Blog: Land owners have rights, how about responsibilities?
There has been much talk of land reform in recent years, but Scotland’s highly concentrated land ownership patterns persist. There are consequences from this ownership pattern in how power and wealth are distributed in our society.
New community rights to buy land kick-in over the next two years; this year the new Land Commission starts its work to keep land policy and law under continuous review; new regulations will be enacted to set up a register of those who control land while hiding their identity behind off-shore ownership vehicles; and the idea of land responsibilities will be embedded in a newly required Scottish Government statement on ‘Land Rights and Responsibilities’. The next chapter in Scotland’s land reform story is opening.
A great deal of the debate about Scotland’s land has revolved around land rights, those of owners, of communities, of tenants, and of citizens, for example, to roam freely on Scotland’s land. All of our land rights are set down in one bit of legislation or another, but little is formally captured about land responsibilities.
Of course, all land owners have clear duties to meet the terms of the law, for planning consents, not to discharge pollutants into the environment, and so on. But is that as far as responsibilities to society go, particularly in a context where so few own so much?
If land owners do have wider responsibilities, what are the expectations we have of those responsibilities? Might they be expressed as helping to achieve greater social justice, of combating inequality, in helping the progressive realisation of peoples’ human rights to decent housing, to employment, to improved living standards and well-being? Might they further embrace a responsibility to manage land to mitigate the effects of, and reduce any contribution to, climate change?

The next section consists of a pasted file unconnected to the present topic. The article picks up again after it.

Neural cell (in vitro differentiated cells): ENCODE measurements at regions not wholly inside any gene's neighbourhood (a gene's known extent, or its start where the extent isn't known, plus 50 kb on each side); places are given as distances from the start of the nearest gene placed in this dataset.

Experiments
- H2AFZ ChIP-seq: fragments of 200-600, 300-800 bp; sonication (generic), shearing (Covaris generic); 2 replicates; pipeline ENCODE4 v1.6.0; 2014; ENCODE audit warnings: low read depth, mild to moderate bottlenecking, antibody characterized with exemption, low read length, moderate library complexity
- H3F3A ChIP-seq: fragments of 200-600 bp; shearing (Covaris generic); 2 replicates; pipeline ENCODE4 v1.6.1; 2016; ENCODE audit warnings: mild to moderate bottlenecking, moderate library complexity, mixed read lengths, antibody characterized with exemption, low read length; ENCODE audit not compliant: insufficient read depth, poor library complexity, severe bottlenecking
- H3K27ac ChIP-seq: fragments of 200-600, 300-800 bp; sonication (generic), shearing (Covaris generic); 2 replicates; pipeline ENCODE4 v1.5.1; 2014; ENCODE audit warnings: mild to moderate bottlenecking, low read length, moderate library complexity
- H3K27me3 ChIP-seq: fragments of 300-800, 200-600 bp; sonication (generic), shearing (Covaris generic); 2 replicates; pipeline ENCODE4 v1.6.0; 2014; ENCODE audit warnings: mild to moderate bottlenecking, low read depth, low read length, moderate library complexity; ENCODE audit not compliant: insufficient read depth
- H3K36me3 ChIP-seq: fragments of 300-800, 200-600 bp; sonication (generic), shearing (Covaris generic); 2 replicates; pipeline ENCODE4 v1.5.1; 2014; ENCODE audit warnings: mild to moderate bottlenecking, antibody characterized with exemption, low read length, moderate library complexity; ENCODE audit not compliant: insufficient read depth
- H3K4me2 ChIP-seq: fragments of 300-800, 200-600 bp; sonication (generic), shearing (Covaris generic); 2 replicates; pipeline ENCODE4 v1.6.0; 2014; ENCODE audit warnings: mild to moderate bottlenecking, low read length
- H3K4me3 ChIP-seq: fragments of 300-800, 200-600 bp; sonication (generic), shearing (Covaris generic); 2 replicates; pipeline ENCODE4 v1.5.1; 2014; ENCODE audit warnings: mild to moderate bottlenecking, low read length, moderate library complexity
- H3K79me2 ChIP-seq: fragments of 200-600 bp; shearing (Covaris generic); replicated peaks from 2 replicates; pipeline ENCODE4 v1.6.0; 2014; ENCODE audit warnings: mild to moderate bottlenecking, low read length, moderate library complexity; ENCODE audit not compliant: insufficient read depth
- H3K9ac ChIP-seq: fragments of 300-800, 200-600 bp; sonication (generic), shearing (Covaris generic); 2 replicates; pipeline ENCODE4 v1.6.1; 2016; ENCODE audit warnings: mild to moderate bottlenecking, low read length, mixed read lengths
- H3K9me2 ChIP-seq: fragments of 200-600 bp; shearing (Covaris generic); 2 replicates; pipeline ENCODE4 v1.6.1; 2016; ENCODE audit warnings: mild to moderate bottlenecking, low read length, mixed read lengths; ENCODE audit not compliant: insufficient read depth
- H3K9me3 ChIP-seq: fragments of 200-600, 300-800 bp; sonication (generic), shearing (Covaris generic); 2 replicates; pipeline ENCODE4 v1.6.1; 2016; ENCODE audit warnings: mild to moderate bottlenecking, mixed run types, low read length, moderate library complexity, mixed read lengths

While there may be implied responsibilities to own and manage land sustainably, and to further sustainable development, there would appear to be no explicit responsibility to do so. Do urban land speculators and the owners of derelict or vacant land owe any responsibility to the communities affected by underuse of or the dereliction of land; if so, what are those responsibilities? Do owners owe responsibility to the tenants of their land, and their human rights? Do owners have responsibilities to ensure long term sustainable use of our soils, and to manage their land in ways that don’t contribute to the flooding of not just their neighbours, but those many miles downstream from them? Or do owners of land only hold formal responsibilities to themselves, their family or shareholders; surely not?
It can surely be argued that with land come these sorts of responsibilities, that society would expect that; and the larger the land-holding, or the more strategic it may be in a town or urban context, the greater the responsibility. As yet, little of this is explicit. Even the very notion of more formal land responsibilities is novel in our national discourse about land, and there is very little internationally which suggests other societies have captured this in any detail.
The concept of the ‘Land Rights and Responsibilities Statement’ developed out of the work of the land reform review group and their recommendation on the need for a national land policy statement, built on their thinking that land is a finite and crucial resource that is required to be used and owned in the public interest and for the common good. This has helped shift the focus of debate to what is in the public interest and the common good, rather than on what are private rights by virtue of ownership. The idea of land responsibilities sits well with the idea of land ownership and use that serves the public interest and the common good.
A current Scottish Government consultation offers the opportunity to give views. That consultation is in my view tentative and could go significantly further in setting out the legitimate expectations wider society can have of land owners. We should not miss the opportunity to express views while our land ownership patterns persist as they are.
This article was first published in the Scottish Review